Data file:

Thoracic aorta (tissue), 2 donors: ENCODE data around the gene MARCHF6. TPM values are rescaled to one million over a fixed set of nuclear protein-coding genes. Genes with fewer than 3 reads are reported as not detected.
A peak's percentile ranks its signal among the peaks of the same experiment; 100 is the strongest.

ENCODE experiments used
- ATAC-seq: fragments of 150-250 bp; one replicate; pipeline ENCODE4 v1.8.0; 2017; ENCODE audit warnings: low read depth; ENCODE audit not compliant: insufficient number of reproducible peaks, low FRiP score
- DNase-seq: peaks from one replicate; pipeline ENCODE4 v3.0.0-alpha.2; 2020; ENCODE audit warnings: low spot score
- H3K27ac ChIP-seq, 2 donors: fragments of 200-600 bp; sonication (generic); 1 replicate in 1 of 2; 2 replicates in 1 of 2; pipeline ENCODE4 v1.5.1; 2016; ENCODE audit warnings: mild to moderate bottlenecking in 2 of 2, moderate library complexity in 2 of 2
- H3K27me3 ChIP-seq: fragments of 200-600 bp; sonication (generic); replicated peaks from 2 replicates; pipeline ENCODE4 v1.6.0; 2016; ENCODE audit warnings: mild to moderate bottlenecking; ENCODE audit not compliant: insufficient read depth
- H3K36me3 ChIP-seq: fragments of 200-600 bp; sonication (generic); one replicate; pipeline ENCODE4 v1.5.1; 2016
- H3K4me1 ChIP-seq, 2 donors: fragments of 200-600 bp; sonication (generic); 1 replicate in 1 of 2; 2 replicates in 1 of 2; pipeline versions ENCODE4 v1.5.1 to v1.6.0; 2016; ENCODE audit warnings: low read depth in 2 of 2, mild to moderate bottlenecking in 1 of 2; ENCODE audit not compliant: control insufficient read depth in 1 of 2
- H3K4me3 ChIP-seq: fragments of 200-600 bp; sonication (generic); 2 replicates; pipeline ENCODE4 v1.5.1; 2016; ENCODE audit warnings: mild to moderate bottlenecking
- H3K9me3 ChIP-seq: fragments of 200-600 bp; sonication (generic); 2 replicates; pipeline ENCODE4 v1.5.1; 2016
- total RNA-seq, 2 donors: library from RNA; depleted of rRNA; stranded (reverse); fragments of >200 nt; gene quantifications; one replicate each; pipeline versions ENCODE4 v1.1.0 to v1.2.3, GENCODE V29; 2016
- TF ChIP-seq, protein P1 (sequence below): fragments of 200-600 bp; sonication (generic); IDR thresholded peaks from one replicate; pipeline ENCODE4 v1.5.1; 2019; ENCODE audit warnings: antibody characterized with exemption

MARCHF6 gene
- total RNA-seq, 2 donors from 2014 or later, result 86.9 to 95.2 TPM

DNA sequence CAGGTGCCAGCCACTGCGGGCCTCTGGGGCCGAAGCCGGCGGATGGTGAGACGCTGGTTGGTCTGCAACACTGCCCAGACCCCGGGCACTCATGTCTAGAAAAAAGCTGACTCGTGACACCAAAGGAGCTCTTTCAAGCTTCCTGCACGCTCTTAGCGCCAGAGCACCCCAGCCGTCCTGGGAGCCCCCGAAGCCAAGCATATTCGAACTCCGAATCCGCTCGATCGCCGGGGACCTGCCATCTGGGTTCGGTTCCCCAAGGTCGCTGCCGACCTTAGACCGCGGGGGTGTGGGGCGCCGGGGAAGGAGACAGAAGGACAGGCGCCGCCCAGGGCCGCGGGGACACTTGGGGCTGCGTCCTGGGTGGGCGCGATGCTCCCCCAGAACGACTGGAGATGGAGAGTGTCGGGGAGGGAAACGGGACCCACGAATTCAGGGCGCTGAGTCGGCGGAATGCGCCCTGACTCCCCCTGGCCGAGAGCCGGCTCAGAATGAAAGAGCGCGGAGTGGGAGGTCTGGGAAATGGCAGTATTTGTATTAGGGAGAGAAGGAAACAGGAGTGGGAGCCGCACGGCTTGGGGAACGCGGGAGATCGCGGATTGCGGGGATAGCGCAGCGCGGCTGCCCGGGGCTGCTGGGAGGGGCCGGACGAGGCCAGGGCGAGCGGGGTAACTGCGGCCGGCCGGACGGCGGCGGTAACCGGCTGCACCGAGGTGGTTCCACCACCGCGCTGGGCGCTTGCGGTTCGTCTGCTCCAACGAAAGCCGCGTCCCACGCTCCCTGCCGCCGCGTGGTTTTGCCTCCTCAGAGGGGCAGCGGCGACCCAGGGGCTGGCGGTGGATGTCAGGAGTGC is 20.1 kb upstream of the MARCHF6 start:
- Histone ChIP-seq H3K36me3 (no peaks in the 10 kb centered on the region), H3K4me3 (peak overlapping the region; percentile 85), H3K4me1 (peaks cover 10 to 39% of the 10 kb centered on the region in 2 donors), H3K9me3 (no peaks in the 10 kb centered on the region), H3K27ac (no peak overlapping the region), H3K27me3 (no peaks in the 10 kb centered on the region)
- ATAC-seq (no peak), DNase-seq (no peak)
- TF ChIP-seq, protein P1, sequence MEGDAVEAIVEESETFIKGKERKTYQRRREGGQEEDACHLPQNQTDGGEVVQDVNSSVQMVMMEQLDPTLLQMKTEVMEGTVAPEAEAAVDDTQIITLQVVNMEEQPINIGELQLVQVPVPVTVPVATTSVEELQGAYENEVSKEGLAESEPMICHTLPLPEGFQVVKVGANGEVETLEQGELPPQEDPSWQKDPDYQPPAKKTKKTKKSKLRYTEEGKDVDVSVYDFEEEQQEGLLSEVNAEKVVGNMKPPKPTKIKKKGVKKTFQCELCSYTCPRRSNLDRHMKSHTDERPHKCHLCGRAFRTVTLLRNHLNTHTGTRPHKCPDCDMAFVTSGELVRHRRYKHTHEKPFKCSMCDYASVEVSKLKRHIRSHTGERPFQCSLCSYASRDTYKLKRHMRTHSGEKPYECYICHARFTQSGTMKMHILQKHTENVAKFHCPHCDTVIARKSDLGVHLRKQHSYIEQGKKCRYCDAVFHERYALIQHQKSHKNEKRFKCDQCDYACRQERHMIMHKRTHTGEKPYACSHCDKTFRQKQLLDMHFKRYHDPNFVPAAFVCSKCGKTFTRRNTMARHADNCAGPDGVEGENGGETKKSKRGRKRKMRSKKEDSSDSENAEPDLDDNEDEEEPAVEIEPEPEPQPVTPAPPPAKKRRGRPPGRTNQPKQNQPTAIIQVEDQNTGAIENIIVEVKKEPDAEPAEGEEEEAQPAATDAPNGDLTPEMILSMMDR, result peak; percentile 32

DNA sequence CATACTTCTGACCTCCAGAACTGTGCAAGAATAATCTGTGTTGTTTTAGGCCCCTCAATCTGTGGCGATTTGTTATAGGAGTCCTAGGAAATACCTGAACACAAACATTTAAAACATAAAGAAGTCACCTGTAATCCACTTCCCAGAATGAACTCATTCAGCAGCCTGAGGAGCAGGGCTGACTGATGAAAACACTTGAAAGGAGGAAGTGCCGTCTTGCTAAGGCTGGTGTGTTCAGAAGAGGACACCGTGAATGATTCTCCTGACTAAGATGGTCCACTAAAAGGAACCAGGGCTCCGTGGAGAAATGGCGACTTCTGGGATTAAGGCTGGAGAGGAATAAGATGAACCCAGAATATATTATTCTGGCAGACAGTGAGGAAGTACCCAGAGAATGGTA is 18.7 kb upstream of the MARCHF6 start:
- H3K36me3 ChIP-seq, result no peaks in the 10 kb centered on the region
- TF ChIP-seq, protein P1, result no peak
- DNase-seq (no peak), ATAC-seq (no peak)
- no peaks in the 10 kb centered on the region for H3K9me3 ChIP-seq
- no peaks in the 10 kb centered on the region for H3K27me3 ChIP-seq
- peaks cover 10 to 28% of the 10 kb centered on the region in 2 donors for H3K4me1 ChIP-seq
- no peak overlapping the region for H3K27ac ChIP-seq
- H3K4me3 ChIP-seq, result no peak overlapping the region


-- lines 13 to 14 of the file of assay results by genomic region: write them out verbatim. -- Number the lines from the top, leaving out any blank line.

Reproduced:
- TF ChIP-seq, protein P1 (sequence below): fragments of 200-600 bp; sonication (generic); IDR thresholded peaks from one replicate; pipeline ENCODE4 v1.5.1; 2019; ENCODE audit warnings: antibody characterized with exemption

MARCHF6 gene